I read with interest the Oct. 18 article about the owners of the Eat-a-Burger restaurant downtown. They blame prejudice for the problems they are experiencing. Allow me to offer another perspective.
The first and only time I patronized that particular establishment was about five months ago, when I went through the drive-up to get a chicken breast sandwich for myself and a hamburger for my husband, who was working nearby.When I got to my husband's work, we opened the wrapped sandwiches to find that they were practically inedible. The fries and drinks were OK, but the sandwiches were both cold, somewhat uncooked and had an odd taste. The lemon chicken had no lemon flavor on it, just pepper. We each had a couple of bites, then decided to call and complain about the food, expecting they would (as most places would) offer to either give us some freshly cooked sandwiches (our first preference) or else refund our money.
But the man I talked to was extremely rude over the phone and insisted on knowing what was wrong with the food and said, "You can't just eat it then say something was wrong with it and get your money back."
Undeterred by this exchange, I then drove back to the restaurant with the receipt and partly eaten sandwiches. When I got there, the people I talked to were very confrontational. At this point, I never had asked for a refund and would have paid for the drinks and fries no matter what. I tried to explain that all I wanted was two new sandwiches that were fresh and well-cooked, but the woman grumbled and muttered but finally grabbed some money out of the cash register and practically threw it at me and shouted, "Don't ever come back here." Needless to say, I haven't.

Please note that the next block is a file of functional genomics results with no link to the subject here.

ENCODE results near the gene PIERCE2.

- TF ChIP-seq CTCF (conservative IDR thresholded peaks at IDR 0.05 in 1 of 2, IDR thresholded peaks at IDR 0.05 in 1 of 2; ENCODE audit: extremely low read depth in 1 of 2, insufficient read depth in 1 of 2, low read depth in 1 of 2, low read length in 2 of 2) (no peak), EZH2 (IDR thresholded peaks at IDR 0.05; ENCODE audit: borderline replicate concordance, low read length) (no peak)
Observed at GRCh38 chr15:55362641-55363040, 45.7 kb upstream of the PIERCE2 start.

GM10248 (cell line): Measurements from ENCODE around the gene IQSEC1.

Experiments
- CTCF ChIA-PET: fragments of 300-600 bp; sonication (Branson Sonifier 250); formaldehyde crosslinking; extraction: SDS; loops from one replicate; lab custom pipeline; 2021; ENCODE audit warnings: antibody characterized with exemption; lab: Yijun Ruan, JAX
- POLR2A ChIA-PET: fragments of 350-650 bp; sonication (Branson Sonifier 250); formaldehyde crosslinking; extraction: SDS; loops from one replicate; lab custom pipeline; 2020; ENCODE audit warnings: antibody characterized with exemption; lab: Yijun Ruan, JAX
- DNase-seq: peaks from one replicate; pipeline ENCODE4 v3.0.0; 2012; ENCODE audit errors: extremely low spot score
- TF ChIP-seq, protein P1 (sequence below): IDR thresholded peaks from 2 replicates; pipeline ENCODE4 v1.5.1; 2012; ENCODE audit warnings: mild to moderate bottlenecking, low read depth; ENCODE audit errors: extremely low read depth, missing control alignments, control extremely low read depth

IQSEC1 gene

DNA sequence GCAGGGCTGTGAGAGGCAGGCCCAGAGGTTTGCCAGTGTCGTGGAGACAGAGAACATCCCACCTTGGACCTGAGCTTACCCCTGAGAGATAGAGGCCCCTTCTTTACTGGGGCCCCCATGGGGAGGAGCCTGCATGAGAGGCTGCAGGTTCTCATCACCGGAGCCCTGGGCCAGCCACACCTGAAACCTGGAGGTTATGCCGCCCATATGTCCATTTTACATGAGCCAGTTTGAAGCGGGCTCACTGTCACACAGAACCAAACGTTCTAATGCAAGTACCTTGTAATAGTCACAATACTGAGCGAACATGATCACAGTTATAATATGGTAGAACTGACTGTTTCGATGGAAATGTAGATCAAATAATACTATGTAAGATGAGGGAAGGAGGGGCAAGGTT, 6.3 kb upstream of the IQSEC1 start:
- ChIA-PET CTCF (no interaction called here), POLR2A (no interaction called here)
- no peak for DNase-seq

It seems to me the barrier the owners are trying to overcome is not a language problem. It has nothing to do with racism or prejudice. It is a simple matter of customer service and common courtesy, lessons they apparently have yet to learn.
I have nothing personally against the owners; in fact, I did not even know their names until I read the article. I thought the story was informative and well-written, but I wish your reporter could have told a little bit more of the other side of the story.
Instead of pointing the blame elsewhere, the owners owe their customers an apology and a promise to provide better, more polite service. I empathize with their parking problems, but I think that maybe if they were a little less rude themselves, they would enjoy their work more and have a more satisfied clientele.
West Valley City